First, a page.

Threat of rail strike looms over U.S. coal industry
Well, that was close — again. The train zooming out of the tunnel doesn’t look like a nationwide strike hitting the industry, at least for now. In fact, the train may be laden with coal actually making a timely delivery – for now.
The threat of a nationwide strike by the crews who maintain, load and pilot the nation’s freight trains has been looming since the summer, when the Class I railroads and the dozen unions representing the thousands of people who load and operate the trains reached an impasse over a new labor contract. While the railroads agreed to – under pressure from the Biden administration – substantial increases in wages and some benefits for the railroad workers, the unions say that draconian work-schedule policies and lack of days off are far from resolved.
The railroads, meanwhile, have been struggling to hire crews and meet timely delivery schedules, especially in the coal and agriculture sectors. Rail service got so bad that the Surface Transportation Board held a series of “emergency” hearings this past spring.
For now, the two sides may be snarling at each other behind the scenes but there won’t be a chance of a walkout until Dec. 9. As a matter of speculation, there is talk that the end of the “cooling off period” – already extended from a Nov. 19 deadline – might actually be moved into next year.
Coal industry participants remain pessimistic that there will be at least a token attempt at a national walkout, but it will likely be short-lived.
One coal industry veteran said that “your guess is as good as mine on a railroad strike. I still put the odds of a strike at less than even, maybe 25%, as I think that the parties will eventually arrive at a negotiated deal.”
But – and there’s always a “but”: “I would not be surprised to see the ubiquitous one day-stoppage and then the court injunction ordering workers back – just as a show of force. I am not sure how the government sees this. While it may not be the ‘bad publicity’ that might have been if occurring prior to elections, it also would not look good ‘just before Christmas’ either. But then again, it is two years until the next election.”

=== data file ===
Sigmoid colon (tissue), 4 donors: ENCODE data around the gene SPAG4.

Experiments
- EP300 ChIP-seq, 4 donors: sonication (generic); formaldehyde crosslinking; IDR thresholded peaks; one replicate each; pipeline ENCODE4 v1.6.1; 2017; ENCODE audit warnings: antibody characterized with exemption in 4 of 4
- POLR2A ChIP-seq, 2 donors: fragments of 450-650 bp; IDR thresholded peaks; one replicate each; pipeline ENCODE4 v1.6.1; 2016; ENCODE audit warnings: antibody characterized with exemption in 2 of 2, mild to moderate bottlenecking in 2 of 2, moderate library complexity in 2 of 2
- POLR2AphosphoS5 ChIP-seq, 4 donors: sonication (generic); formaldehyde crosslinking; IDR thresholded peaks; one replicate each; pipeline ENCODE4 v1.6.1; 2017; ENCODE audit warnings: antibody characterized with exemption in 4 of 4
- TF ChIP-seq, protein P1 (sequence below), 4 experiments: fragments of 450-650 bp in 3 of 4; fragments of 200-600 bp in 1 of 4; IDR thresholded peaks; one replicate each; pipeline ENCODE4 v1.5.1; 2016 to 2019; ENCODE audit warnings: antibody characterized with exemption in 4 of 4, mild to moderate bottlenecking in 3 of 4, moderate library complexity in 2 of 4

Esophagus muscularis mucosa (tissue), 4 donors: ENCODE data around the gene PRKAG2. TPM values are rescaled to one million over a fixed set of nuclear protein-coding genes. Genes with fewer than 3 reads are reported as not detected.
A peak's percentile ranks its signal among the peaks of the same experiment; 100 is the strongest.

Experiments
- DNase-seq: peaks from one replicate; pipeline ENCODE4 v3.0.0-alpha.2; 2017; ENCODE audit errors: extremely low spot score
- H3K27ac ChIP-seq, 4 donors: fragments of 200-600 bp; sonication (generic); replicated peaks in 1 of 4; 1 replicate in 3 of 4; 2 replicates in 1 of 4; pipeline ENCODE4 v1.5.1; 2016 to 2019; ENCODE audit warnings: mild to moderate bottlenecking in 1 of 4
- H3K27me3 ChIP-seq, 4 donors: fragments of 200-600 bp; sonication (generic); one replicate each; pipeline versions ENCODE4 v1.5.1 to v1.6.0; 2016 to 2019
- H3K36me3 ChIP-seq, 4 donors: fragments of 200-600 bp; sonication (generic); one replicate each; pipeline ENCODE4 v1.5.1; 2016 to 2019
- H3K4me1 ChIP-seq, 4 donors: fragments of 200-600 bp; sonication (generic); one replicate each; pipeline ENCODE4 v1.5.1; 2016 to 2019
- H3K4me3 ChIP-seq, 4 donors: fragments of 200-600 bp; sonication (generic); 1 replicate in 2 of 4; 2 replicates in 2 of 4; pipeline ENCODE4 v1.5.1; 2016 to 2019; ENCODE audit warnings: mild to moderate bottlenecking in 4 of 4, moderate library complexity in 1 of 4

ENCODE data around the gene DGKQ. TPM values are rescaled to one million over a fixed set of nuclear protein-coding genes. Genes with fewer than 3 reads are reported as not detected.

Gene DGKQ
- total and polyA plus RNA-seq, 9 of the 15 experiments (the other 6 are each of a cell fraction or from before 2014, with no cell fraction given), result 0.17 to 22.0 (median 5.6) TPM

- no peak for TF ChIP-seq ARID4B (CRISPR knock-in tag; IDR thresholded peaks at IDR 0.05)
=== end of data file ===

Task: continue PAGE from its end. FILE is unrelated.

Another coal industry veteran said: “I think it’s gonna happen [but] I don’t think DC can afford it to be very long. Too many other things going on for the incumbents.”
As for a strike’s effect on coal prices, he said, “I can’t imagine that it would last long enough to really affect coal prices. I think the direction that natural gas moves will have more of an effect.”
As for the latest development, it’s becoming a game of whack-a-mole. No sooner does one union tentatively agree to new labor terms than another union says, “No way.”
You have a bunch of unions that must each agree in principle – and then individually ratify – any new labor agreement, but it’s all for one, one for all. In that vein, the National Carriers’ Conference Committee, which is negotiating a new contract on behalf of railroads’ management, had more bad news on Nov. 14.
“We are disappointed that the International Brotherhood of Boilermakers, which represents approximately 300 rail employees out of the more than 100,000 involved in this bargaining round, has failed to ratify its recent tentative agreement with the nation’s freight railroads,” the NCCC stated. “This result will delay the benefits of the tentative agreement for IBB-represented employees, including an immediate 14.1% wage increase and substantial retroactive and lump sum payouts.”
But the “cooling off period” will remain in place until Dec. 9.
“The NCCC will remain engaged with IBB throughout the remaining cooling off period and will continue to seek an agreement based on the framework recommended by Presidential Emergency Board 250,” the Biden administration-appointed board, the NCCC said.
Just after midnight Nov. 20, the two largest rail unions representing conductors and engineers – the Brotherhood of Locomotive Engineers and Trainmen, and the Transportation Division of the Sheet Metal, Air and Rail union (SMART-TD) – will conclude their ratification processes and announce their vote.
“Combined, these two unions represent approximately half of all unionized rail employees,” NCCC said.
The Brotherhood of Maintenance of Way Employees Division (part of the International Brotherhood of Teamsters) and Signalmen are currently negotiating with the NCCC. The BMWED rejected the contract in October.
A strike by any one rail union would lead to a shutdown of America’s major freight railroads, as all the other unions, even those that have ratified contracts, would honor the picket lines.
So many unions to negotiate with, so little time! Especially with the holiday season within shouting distance and all that entails – reduced schedules, days off and a normal slowdown of coal deliveries.